Etymology
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indirect (adj.)

late 14c., from Old French indirect (14c.) or directly from Late Latin indirectus "not direct," from in- "not, opposite of" (see in- (1)) + directus (see direct (adj.)). Related: Indirectness.

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Definitions of indirect

indirect (adj.)
having intervening factors or persons or influences;
an indirect cause
reflection from the ceiling provided a soft indirect light
indirect evidence
indirect (adj.)
not direct in spatial dimension; not leading by a straight line or course to a destination;
you must take an indirect course in sailing
sometimes taking an indirect path saves time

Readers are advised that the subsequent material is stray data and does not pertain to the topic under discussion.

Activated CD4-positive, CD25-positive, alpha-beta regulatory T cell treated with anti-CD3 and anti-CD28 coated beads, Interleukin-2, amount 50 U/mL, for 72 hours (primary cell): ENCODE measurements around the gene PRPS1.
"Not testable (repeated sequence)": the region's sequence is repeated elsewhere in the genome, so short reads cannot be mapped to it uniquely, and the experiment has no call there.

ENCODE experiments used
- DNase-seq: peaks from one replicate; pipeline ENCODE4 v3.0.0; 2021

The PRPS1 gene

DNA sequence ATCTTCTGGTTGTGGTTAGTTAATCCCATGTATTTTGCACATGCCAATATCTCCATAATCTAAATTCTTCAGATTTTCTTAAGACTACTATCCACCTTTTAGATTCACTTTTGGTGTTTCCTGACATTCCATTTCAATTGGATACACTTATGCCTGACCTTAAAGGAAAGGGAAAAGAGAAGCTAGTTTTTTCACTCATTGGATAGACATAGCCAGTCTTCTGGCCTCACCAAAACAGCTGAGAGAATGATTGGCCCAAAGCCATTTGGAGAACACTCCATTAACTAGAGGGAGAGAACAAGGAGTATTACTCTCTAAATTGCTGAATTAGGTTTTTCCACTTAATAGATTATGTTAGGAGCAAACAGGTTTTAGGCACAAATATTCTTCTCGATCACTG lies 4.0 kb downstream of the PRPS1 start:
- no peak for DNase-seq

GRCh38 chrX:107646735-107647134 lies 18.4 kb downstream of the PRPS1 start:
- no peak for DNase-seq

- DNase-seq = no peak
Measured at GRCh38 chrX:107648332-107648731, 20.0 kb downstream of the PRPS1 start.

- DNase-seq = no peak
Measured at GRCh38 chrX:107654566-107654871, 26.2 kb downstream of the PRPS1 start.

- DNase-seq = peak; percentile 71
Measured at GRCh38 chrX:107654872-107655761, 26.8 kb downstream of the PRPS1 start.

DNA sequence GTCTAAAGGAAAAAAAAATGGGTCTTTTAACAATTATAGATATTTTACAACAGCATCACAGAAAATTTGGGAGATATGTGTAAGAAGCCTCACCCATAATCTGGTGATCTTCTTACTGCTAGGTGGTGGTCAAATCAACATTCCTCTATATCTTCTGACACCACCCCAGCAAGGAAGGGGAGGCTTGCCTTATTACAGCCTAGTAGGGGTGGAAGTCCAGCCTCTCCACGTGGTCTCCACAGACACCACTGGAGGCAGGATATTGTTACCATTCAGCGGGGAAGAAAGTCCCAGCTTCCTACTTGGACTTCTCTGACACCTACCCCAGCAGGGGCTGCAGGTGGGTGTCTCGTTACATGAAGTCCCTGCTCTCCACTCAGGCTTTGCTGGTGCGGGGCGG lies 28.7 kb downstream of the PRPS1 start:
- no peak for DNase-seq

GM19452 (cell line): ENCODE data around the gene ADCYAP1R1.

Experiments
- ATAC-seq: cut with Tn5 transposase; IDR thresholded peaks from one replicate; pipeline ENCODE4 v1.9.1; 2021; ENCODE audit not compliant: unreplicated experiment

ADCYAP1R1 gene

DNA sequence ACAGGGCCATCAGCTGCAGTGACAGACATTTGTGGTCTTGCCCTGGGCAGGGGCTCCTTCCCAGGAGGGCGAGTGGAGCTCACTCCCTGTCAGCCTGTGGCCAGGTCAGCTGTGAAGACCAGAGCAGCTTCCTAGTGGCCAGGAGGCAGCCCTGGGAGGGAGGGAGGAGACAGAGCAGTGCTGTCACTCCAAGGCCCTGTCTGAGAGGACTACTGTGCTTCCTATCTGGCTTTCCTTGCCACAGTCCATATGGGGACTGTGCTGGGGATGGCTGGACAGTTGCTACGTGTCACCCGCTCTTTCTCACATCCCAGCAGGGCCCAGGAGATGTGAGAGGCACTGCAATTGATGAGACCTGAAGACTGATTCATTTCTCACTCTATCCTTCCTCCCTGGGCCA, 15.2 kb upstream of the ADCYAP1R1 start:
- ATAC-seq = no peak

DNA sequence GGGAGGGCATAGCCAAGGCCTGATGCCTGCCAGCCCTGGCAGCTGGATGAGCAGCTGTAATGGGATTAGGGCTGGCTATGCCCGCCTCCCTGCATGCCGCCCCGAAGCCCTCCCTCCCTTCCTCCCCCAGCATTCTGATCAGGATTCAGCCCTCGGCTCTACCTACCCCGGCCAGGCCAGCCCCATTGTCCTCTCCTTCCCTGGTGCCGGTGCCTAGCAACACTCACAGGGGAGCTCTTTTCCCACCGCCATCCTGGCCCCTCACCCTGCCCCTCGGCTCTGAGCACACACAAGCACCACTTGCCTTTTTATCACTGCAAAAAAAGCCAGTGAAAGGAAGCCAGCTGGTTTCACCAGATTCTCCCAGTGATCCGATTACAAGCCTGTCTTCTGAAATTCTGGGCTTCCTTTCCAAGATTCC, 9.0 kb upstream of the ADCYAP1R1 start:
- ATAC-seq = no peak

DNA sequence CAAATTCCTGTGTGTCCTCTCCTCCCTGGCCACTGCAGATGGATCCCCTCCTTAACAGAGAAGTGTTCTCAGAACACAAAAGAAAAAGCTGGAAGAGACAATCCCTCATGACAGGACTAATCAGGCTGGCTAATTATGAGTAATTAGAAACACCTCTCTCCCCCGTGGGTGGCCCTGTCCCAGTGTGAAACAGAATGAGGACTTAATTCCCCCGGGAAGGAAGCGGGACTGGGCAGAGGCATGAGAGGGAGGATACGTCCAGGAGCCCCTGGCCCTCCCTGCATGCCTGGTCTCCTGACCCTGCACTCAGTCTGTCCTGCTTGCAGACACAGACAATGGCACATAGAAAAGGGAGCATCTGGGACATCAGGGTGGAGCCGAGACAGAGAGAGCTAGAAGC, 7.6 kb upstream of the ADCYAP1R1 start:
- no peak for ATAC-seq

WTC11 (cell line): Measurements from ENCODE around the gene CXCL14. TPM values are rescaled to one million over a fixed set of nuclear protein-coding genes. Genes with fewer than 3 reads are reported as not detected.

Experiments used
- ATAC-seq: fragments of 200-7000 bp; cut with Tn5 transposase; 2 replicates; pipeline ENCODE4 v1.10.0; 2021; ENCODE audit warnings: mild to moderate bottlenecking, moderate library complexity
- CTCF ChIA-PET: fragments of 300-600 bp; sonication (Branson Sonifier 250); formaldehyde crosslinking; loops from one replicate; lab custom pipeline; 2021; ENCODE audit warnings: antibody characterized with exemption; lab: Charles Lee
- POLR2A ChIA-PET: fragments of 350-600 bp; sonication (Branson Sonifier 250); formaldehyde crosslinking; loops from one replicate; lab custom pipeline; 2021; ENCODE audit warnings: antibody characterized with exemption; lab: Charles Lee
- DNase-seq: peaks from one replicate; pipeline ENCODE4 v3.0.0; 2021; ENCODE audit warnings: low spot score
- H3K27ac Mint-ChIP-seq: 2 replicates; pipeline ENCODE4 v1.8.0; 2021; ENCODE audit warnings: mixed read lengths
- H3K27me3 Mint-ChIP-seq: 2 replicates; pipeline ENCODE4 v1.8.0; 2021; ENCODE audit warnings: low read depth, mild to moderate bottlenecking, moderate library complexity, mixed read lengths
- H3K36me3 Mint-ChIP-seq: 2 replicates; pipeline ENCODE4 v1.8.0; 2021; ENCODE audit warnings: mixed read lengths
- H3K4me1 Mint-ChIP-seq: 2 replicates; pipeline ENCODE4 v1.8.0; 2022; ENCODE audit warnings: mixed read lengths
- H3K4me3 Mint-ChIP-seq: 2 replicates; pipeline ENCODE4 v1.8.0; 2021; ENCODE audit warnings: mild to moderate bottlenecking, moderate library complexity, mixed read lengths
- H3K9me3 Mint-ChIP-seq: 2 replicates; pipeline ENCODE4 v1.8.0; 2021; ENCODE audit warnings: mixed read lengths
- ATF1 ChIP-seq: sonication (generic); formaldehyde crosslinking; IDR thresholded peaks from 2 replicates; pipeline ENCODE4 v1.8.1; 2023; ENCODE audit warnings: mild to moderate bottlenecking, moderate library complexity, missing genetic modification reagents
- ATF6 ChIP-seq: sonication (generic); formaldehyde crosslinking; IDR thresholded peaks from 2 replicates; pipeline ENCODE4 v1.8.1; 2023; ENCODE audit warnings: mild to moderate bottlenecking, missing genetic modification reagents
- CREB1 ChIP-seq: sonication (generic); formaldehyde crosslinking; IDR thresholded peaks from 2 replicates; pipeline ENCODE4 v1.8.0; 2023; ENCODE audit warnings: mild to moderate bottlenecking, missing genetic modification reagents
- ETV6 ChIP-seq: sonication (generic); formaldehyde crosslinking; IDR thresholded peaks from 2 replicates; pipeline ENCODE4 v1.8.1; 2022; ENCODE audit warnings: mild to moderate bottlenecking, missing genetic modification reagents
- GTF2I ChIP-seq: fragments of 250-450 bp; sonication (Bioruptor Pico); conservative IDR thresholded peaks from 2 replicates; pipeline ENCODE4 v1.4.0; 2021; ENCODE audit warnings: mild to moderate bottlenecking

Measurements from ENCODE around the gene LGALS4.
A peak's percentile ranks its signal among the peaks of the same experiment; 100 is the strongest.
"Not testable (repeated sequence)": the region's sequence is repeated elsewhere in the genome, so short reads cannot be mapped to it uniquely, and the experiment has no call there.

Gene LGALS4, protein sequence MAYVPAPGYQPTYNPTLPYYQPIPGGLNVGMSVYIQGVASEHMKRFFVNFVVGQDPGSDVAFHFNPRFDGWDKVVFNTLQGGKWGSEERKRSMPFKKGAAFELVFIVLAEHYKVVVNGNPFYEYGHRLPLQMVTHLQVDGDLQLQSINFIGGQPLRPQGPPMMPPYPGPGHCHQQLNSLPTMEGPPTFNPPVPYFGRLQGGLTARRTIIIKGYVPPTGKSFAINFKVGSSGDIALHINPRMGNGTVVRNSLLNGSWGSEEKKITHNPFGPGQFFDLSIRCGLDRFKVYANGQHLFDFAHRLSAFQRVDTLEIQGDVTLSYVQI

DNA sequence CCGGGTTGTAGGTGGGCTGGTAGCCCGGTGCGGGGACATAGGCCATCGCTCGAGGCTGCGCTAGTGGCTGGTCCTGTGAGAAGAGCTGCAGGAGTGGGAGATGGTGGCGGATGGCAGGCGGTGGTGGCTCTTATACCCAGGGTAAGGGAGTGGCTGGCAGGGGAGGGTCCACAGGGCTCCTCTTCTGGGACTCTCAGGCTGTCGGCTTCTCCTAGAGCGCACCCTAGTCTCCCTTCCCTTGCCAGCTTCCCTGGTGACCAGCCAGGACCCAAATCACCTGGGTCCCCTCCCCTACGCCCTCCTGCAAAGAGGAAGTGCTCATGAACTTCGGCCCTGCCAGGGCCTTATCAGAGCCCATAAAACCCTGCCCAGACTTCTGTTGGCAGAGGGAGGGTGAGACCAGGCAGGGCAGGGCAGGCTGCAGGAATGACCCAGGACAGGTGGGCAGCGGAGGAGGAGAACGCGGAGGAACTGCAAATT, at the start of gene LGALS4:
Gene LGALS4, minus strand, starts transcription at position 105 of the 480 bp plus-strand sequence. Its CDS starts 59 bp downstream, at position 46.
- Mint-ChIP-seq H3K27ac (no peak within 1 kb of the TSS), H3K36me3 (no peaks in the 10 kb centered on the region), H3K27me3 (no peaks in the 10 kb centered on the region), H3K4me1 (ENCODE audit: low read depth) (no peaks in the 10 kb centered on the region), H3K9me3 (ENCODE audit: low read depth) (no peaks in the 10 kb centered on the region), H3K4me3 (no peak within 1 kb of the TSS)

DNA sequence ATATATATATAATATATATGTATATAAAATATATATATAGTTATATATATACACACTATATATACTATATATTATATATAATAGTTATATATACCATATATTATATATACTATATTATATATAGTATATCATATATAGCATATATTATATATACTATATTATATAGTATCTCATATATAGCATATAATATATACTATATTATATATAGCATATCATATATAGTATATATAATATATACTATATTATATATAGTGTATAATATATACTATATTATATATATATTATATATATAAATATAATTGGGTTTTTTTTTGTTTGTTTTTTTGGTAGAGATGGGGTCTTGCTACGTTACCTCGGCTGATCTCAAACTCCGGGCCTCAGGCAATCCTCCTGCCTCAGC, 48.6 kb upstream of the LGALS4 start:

indirect (adj.)
descended from a common ancestor but through different lines;
an indirect descendant of the Stuarts
Synonyms: collateral
indirect (adj.)
extended senses; not direct in manner or language or behavior or action;
doubtless they had some indirect purpose in mind
known as a shady indirect fellow
an indirect insult
making indirect but legitimate inquiries
though his methods are indirect they are not dishonest
indirect (adj.)
not as a direct effect or consequence;
indirect benefits
an indirect advantage
From wordnet.princeton.edu